You might object that this type of activity doesn’t resemble true academic listening – as in a university lecture or a business presentation. That is correct, but in order to effect transfer of skills to academic listening contexts, students also need the training opportunities to build up the sub-skills of word recognition, phonological discrimination, extracting key information, and building short-term memory (Field, 1998; Goh and Aryadoust, 2013; Wilson, 2003). Working with short extracts also helps the teacher and students diagnose specific decoding problems and take concrete steps to remediate, rather than relying entirely on inferencing in order to guess “the missing pieces” (Cross, 2009).

Tip 7: Teach listening strategies through specific tasks

Listening strategies are cognitive and social techniques for “how to understand,” deliberate plans to construct meaning more deeply. Some have argued that effective strategies are a by-product of motivation and emerge in learners naturally without being taught (this is the “soft skills” theory), and others argue that listening strategies d o not emerge unless they are demonstrated explicitly, and that direct teaching of listening strategies improves motivation (Graham, 2017). The realized benefits may be a matter of individual differences and cultural learning styles. I have found that most learners will benefit from some explicit instruction in “how to listen,” particularly if it is done in the immediate context of a listening task.

What are listening strategies? In my own research tracking and interviewing learners (Rost, 2016), as well as through the research of colleagues (e.g. Vandergrift, 2007), we have identified eight recognizable categories of listening strategies.

1. Planning

Developing an awareness of the steps needed to accomplish a listening task, anticipating content that may be introduced, coming up with an “action plan”

Advance organizing: Clarifying the goals of a task before listening

Self-management: Rehearsing the steps to take to deal with a listening task

 

 

2. Focusing attention

Concentrating on the input and task at hand, avoiding distractions and disruptive thoughts, reminding oneself of the plan

Directed attention: Attending to the listening task, consciously ignoring distractions or any tendency to give up

Selective attention: Attending to specific aspects of the listening input, such as key words or ideas that have been anticipated

Persistent attention: Attending to broad meaning, keeping flow of attention even if temporarily distracted by unknown language

Noticing attention: Attending to new language, specific language, rhetorical forms in the input

 

 

3. Monitoring

Verifying or adjusting one’s understanding or way of understanding during a task

Comprehension monitoring: Checking how well one is understanding, identifying problematic aspects in the input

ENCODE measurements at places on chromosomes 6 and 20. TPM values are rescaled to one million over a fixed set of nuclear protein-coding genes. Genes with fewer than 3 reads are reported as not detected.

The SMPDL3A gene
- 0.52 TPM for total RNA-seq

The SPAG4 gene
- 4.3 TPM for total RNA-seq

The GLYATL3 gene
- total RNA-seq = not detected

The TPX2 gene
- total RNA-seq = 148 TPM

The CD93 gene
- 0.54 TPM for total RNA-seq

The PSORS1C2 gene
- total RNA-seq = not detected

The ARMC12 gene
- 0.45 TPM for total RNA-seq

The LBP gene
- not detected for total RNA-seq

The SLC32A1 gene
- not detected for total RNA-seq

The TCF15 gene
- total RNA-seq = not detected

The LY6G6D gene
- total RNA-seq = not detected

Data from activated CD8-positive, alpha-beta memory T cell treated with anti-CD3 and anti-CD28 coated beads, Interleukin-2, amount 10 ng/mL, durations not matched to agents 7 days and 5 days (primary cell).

Double-check monitoring: Verifying one’s initial understanding and making revisions in understanding as needed, during the second listening to the same input

Emotional monitoring: Keeping track of one’s feelings, encouraging oneself to keep listening, finding ways to counter negative emotions and anxiety

 

 

 

4. Evaluating

Checking the outcome of one’s listening process against a standard of accuracy or completeness

Performance evaluation: Checking one’s overall attainment of the task goals

Problem evaluation: Identifying what specific issue needs to be solved or understood or what part of the listening task still needs to be completed

Revision evaluation: Choosing a second listening to assist understanding or selecting an alternative way of accomplishing a listening task

 

5. Inferencing

Using information in the input to guess the meaning of unfamiliar language, to predict content, or to fill in missing information

 

Linguistic inferencing: Using known words to guess meanings of unknown words or blurs of sounds

Contextual inferencing: Consciously using knowledge of the setting and extralinguistic features (items in the environment) to create or amplify meaning

Speaker inferencing: Using the speaker’s tone of voice, paralinguistic cues (stress, pause, intonation) or guessing intended meanings, facial expressions, body language, and baton signals (hand and arm movements) to guess intended meanings

Multimodal inferencing: Using background sounds, visual cues, supplementary text, and intuitive sense of the input to infer meaning Predictive inferencing: Anticipating details in a specific part of the input (local prediction) or anticipating the gist of what is coming in the input (global prediction)

Retrospective inferencing: Thinking back over a large chunk of input to fill in gaps and consolidate one’s understanding

 

6. Elaborating

Using prior knowledge from outside the input and relating it to content in the input in order to enrich one’s interpretation of the input

 

Personal elaboration: Connecting with prior personal experiences

World elaboration: Connecting with knowledge gained about the world

Creative elaboration: Making up background information to contextualize the inputs, generating questions that relate to the input, or introducing new possibilities to extend the input

Visual elaboration: Using mental visualizations to represent aspects of the input

 

7. Collaborating

Cooperating with the speaker, other listeners, and outside sources for assistance with improving comprehension or enriching interpretations